“Seeds have to be grown,” says Warwick. “About the longest you can keep seeds in perfect temperature and humidity is 50 years. And if they’re kept on a shelf in a vault, how do we know what they’re like?”
International funding for growing and scientifically analysing the plants is woefully lacking, he says, but consumers can do something about it. “Try new vegetables. Go to an area where there are migrants to your country and find out what they eat. Try it, and ask your supermarket to stock it to create a demand.”
Rough guide to seed saving
Saving seeds is simple, says Bart Acres of Otepoti Urban Organics: just wait until the seeds have fully developed, then harvest them in a way that suits the plant. Here’s how to save the seeds of our favourite vegetables
eg carrots, spinach, silver beet, lettuce
Wait until the flower spike has matured and begun to dry out. Green or bright yellow seeds should be turning black or brown. When the plant is fully dry, thresh out the seeds in whatever way is practical. Sometimes it’s as easy as drawing seed heads through a clasped hand; other seed heads are more easily threshed over a tarp or can be rubbed vigorously between the hands over a large bowl. If seeds are falling freely from the mature plant, secure a paper bag around the entire seed head using a rubber band, then cut the whole thing off once the seeds have matured.
eg peas, beans and broad beans
Leave the plants in the ground until the pods have dried out, harvest them from the plant and remove the beans or peas. Lay them in a tray or box, and keep in a dry, airy spot for a few days until they’re fully dried out.
Pumpkins and zucchini
Allow the fruits to fully ripen on the plant. For pumpkins, this is when fruits have developed a mature skin colour and the leaves of the plant have died back. For zucchini, a large marrow will form, and it is mature when the skin becomes slightly dull and leathery. Fruits intended for seed saving should be propped up above the ground using a brick or clean straw, to prevent rotting. When fruits are mature, pick them—but wait at least a week before harvesting the seed. To harvest seeds, chop the fruit in half, scoop out the seeds, rinse them in a sieve under a tap to remove excess pulp and dry completely before storing.
Wait until the tomato is fully ripe, then cut it in half and squeeze the pulp into a small container, such as a clean yoghurt pottle. Allow this to ‘ferment’ for three days or so, when a layer of caked white fungus should have formed (this is beneficial for the protection and viability of the tomato seeds). Pour the lot into a sieve and rinse thoroughly under a tap, removing all fungus and pulp, leaving behind only seeds. Dry these out and save them.
Another method is to spread the freshly harvested seed pulp on paper towels to dry out. The seeds can then be torn off one by one, and planted with the paper attached.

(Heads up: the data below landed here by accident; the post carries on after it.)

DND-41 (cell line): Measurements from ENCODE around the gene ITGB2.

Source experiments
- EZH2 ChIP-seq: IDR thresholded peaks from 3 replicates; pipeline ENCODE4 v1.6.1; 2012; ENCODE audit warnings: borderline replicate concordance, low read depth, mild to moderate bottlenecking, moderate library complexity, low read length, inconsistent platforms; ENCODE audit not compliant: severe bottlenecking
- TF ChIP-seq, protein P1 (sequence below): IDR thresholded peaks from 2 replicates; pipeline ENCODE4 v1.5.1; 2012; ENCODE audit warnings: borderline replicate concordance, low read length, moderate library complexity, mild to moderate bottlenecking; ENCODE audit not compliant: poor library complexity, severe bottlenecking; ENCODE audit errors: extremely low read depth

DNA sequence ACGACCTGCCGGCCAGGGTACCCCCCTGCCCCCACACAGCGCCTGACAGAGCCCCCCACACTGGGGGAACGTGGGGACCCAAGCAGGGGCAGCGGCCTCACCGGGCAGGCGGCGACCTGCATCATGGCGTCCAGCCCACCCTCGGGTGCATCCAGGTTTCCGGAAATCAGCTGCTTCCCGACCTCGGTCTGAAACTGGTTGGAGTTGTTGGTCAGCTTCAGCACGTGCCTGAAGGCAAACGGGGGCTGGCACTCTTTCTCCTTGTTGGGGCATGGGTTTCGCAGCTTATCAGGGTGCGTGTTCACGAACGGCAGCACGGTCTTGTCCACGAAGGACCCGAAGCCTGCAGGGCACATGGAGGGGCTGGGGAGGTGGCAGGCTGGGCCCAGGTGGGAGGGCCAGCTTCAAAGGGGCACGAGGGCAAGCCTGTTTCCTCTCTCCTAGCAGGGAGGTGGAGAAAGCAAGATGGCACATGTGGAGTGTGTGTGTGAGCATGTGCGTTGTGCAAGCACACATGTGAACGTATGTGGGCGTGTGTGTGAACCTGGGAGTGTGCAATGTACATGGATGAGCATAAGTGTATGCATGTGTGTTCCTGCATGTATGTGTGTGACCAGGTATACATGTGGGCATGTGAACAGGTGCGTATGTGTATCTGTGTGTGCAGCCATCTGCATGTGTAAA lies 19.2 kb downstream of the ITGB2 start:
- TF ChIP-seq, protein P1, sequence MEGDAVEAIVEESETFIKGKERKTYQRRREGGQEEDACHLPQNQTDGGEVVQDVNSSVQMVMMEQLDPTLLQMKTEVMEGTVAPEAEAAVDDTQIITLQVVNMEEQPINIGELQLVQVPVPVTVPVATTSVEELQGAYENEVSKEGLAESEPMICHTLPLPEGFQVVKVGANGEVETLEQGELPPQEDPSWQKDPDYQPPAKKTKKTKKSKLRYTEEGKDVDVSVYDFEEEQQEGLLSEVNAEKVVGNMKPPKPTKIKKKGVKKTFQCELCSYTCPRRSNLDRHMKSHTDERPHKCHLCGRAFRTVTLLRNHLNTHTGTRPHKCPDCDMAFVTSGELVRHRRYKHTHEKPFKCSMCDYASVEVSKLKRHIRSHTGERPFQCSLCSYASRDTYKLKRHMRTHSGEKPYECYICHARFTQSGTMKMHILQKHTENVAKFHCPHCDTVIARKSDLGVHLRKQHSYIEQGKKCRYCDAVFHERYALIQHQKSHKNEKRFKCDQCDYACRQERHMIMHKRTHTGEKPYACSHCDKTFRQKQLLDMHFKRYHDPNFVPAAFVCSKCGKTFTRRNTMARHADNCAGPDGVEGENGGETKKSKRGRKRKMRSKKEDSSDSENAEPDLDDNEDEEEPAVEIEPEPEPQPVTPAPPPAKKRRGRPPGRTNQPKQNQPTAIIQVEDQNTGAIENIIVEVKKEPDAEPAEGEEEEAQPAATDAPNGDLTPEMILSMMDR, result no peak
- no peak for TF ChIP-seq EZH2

For more information see www.urbanorganics.org.nz
Beware of cross-pollination
Silver beet and beetroot are actually the same species: Beta vulgaris. One line has been selectively bred for its root, the other for its leaves. Because they’re the same species and wind-pollinated, when planted in the same garden these plants will cross-breed, messing up hundreds of years of selective breeding! The same goes for the species Brassica oleracea, which includes broccoli, cauliflower, cabbage and Brussels sprouts. So before saving the seed of these veggies, make sure that no other varieties of the same species are flowering in your garden at the same time.
Seed saving tips
- Choose your plants carefully: it’s important to save seeds from the plants with the characteristics you want to preserve or enhance. This might mean marking the better plants with a ribbon or some other label, to remind you they’re being saved for seed. For example, beans that ripen early are desirable in the South Island where the growing season is shorter. It’s tempting to eat all the early beans and save the last ones for seeds— but this is selecting for slow-maturing traits, which is the opposite of what you’re after!
- If the seeds are nearly mature but heavy rain is forecast, pull out the plant by its roots and hang it upside-down somewhere dry, such as a carport. The plant will direct the last of its energy into seed production.
- Ensure your seeds are fully dry before storing them. You can do this by keeping them in shoeboxes or paper bags somewhere very dry. Alternatively, they can be put in an oven on a very low setting (40–50°C) with the door open, for as long as necessary. Don’t let the seeds themselves get above 30–35°C.
- Once seeds are dry, they can be stored in a dry spot in sealed glass jars or paper envelopes. To ensure complete dryness of seeds in the long term, silica desiccant sachets (stocked in some Asian food stores) can be added to sealed jars.
- Seeds can be separated from bits of leaves, stems and seed casings by putting everything in a tray and wiggling it at a slight angle—seeds will usually go to one end and debris to the other. It doesn’t matter if the debris isn’t removed though, as it won’t affect the viability of the seeds.